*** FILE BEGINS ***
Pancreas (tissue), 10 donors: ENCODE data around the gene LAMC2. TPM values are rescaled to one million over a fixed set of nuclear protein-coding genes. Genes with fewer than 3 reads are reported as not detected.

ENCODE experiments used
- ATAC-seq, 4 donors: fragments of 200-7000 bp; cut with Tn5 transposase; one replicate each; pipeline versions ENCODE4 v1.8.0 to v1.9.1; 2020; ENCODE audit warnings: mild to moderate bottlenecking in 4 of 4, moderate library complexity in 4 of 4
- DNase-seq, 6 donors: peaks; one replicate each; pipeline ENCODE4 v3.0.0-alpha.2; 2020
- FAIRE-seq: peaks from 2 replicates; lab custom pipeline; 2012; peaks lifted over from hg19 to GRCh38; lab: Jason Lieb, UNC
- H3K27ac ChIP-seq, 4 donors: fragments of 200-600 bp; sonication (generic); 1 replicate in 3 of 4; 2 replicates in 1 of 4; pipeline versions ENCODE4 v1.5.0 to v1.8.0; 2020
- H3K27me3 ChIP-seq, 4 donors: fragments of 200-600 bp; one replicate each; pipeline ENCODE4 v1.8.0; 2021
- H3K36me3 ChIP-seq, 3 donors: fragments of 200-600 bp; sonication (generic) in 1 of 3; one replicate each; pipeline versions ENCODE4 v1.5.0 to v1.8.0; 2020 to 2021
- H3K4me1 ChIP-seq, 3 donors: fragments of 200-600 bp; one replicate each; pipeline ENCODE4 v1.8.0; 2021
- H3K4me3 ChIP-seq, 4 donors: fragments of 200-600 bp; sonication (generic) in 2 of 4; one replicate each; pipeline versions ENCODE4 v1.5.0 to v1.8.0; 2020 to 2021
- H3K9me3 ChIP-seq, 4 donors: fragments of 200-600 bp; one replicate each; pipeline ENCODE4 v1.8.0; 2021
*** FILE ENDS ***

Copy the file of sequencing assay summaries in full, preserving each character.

Pancreas (tissue), 10 donors: ENCODE data around the gene LAMC2. TPM values are rescaled to one million over a fixed set of nuclear protein-coding genes. Genes with fewer than 3 reads are reported as not detected.

ENCODE experiments used
- ATAC-seq, 4 donors: fragments of 200-7000 bp; cut with Tn5 transposase; one replicate each; pipeline versions ENCODE4 v1.8.0 to v1.9.1; 2020; ENCODE audit warnings: mild to moderate bottlenecking in 4 of 4, moderate library complexity in 4 of 4
- DNase-seq, 6 donors: peaks; one replicate each; pipeline ENCODE4 v3.0.0-alpha.2; 2020
- FAIRE-seq: peaks from 2 replicates; lab custom pipeline; 2012; peaks lifted over from hg19 to GRCh38; lab: Jason Lieb, UNC
- H3K27ac ChIP-seq, 4 donors: fragments of 200-600 bp; sonication (generic); 1 replicate in 3 of 4; 2 replicates in 1 of 4; pipeline versions ENCODE4 v1.5.0 to v1.8.0; 2020
- H3K27me3 ChIP-seq, 4 donors: fragments of 200-600 bp; one replicate each; pipeline ENCODE4 v1.8.0; 2021
- H3K36me3 ChIP-seq, 3 donors: fragments of 200-600 bp; sonication (generic) in 1 of 3; one replicate each; pipeline versions ENCODE4 v1.5.0 to v1.8.0; 2020 to 2021
- H3K4me1 ChIP-seq, 3 donors: fragments of 200-600 bp; one replicate each; pipeline ENCODE4 v1.8.0; 2021
- H3K4me3 ChIP-seq, 4 donors: fragments of 200-600 bp; sonication (generic) in 2 of 4; one replicate each; pipeline versions ENCODE4 v1.5.0 to v1.8.0; 2020 to 2021
- H3K9me3 ChIP-seq, 4 donors: fragments of 200-600 bp; one replicate each; pipeline ENCODE4 v1.8.0; 2021